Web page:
Voters are
confused about political cause and effect. They think of a Presidential
candidate as their man. In fact, they are his people. They exist
so as to get his branch of the CFR elected. Fanatically loyal
party voters are the party’s hip pocket voters. The party can
safely pay no attention to them. The party must court voters who
are not committed to the ideals of its core supporters, who in
turn overlook the fact that their man will sell them out on every
major issue that did not have support from the CFR. Most of them
have never heard of the CFR.

Most labor
union members have gritted their teeth and campaigned for every
Democrat, despite the fact that every Democrat since Kennedy has
been a low-tariff man. The industrial trade unions have been gutted
by low-price imports since 1961, leaving them without power or
influence nationally. Kennedy pushed GATT. Clinton pushed NAFTA.
But labor union members still vote for Democrats. So, being safely
in the Democrats’ hip pocket, Democrat Presidents skewer them
mercilessly. They are expendable. The more loyal they are, the
more expendable they are.

Republican
anti-abortionists and fiscal conservatives suffer the same fate.
Nobody in the Republican Party takes them seriously. Toss one
bone to them per term — no stem cell research, or a one-shot
tax cut — and that satisfies them. Like lap dogs, they come when
they are called.

AMERICANS
DON’T TOLERATE LOSERS

Remember
George C. Scott’s speech in front of that huge American flag at
the beginning of Patton?
Remember how he said that Americans hate losing? How losing is
hateful to them? Patton really said that. It was true then, and
it is true now.

This is
why Americans drop losing Presidential candidates down their party’s
memory hole. They do not want to be reminded that they once supported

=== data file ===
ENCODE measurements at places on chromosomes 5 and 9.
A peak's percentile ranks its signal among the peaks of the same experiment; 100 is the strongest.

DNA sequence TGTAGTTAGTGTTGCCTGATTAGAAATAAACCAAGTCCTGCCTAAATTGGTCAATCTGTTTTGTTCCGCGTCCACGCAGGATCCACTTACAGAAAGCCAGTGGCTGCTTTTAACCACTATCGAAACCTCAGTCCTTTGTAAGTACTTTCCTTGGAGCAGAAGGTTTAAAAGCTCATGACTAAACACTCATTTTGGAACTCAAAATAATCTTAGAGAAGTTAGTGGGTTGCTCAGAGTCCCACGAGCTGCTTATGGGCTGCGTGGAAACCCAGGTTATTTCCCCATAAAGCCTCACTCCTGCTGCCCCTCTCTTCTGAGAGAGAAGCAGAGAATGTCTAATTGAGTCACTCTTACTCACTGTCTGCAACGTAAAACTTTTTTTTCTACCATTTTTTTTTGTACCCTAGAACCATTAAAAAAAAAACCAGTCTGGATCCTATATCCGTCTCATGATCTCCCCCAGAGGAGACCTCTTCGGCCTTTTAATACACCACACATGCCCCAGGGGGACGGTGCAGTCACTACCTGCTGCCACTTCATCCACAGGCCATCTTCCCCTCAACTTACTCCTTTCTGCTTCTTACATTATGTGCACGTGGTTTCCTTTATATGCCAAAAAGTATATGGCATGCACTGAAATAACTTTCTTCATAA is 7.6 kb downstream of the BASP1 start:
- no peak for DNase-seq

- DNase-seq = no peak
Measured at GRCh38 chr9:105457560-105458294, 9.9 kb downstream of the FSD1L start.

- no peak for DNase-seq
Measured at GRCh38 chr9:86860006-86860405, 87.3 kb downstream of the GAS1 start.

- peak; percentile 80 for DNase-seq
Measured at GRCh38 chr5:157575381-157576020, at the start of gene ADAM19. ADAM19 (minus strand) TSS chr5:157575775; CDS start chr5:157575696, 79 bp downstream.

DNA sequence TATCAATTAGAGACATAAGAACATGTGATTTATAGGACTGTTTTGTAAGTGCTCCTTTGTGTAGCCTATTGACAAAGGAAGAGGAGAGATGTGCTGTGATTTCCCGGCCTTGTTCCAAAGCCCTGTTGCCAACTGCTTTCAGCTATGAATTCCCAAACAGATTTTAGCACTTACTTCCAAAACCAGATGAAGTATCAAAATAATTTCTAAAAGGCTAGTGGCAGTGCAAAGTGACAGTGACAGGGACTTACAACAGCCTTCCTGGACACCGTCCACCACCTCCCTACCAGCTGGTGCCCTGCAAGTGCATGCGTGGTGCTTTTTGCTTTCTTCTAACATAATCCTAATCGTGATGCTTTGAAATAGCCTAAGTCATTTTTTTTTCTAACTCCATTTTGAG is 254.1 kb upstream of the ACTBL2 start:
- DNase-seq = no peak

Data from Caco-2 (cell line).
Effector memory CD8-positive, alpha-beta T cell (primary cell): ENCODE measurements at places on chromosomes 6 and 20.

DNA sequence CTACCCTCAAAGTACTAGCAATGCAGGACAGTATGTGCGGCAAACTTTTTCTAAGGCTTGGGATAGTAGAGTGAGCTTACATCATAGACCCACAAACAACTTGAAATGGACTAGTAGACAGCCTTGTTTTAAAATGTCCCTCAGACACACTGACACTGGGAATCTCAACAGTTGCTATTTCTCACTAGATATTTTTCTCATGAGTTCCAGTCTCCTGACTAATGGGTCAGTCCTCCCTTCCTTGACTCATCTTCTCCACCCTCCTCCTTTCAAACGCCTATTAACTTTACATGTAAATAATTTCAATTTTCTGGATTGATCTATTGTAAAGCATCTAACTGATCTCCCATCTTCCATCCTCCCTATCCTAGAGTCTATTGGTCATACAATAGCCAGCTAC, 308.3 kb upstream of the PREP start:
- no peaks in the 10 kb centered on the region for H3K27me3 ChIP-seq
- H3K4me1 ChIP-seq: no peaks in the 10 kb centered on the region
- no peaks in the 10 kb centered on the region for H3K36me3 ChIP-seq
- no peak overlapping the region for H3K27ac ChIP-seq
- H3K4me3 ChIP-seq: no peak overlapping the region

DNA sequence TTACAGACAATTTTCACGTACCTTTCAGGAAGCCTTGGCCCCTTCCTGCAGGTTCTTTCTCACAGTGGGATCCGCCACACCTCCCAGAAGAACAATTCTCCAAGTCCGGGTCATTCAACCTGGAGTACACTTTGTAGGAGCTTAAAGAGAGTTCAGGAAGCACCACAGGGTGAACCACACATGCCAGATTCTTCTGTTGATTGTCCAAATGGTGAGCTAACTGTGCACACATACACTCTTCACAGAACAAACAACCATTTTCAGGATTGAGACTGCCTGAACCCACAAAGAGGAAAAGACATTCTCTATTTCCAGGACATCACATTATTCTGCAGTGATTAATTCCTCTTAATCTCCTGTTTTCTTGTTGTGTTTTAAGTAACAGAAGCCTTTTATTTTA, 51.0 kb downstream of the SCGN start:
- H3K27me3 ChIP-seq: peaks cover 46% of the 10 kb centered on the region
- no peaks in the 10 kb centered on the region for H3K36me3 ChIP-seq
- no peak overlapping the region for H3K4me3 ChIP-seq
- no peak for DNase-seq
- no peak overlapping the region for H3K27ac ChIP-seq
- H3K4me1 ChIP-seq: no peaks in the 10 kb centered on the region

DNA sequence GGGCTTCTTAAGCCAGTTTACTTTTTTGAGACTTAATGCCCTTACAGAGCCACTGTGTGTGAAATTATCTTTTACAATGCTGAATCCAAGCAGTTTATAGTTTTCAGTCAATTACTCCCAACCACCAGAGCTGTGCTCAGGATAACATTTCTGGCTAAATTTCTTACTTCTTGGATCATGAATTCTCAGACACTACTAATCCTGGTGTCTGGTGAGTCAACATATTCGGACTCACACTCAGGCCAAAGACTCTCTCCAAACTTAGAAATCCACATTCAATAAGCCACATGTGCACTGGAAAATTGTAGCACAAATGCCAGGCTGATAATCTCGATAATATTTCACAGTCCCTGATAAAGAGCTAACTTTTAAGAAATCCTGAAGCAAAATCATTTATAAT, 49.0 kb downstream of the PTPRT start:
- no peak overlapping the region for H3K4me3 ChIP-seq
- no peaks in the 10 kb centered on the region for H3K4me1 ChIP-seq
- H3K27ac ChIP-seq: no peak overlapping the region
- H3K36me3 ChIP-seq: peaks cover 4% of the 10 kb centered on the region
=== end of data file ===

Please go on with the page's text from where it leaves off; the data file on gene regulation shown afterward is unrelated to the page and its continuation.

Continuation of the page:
a loser. Yet a few months before, they would not tolerate criticism
of their man. An incumbent President who had their blind support
on the day before the election becomes ex-President Whatzhizname
the day after.

A Presidential
candidate who never won the office suffers an even worse fate.
Think of them: Humphrey, McGovern, Mondale, Dukakis, and Dole.
All but Humphrey are still alive. But where?

Only one
candidate survived his defeat: Goldwater. That was because he
was never part of the CFR, was clearly an outsider, and actually
voted in the Senate the way he talked as a candidate. He really
did represent his core constituency. So, out of personal loyalty,
his constituency forgave him in his later years when he turned
against them, such as on the abortion issue. The proof of his
core support is the fact that Richard Viguerie built a political
direct mail empire with Goldwater’s list of small donors, which
the Republican Party did not want.

Adlai Stevenson
enjoyed similar support from Democrats. The reason was the same:
he was a liberal whose core constituency was liberal. He really
did represent them. But he lost. Twice. The power brokers then
got the message. There would not be another like him: a loser
who got a second chance. It was the last hurrah for the Old Democrats,
who had gone down to defeat three times with William Jennings
Bryan. There would never be another Thomas Dewey for Republicans,
either.

From 1960
on, the carefully screened agents of the Powers That Be have not
enjoyed the loyalty of the party’s voters, Reagan excepted, who
was more or less forced on them, and who put Bush on the ticket
as the quid pro quo. Every loser became the equivalent of a pro
football team that loses the Superbowl and then moves to a new
city. The old fans forget about them all, fast. Political loyalty
exists only for two-time winners. It therefore exists only retroactively.

Voters today
see politics as a game: “them vs. us.” Clinton was a two-timer,
so he remains beloved by Democrats. Why? Because he let Democrats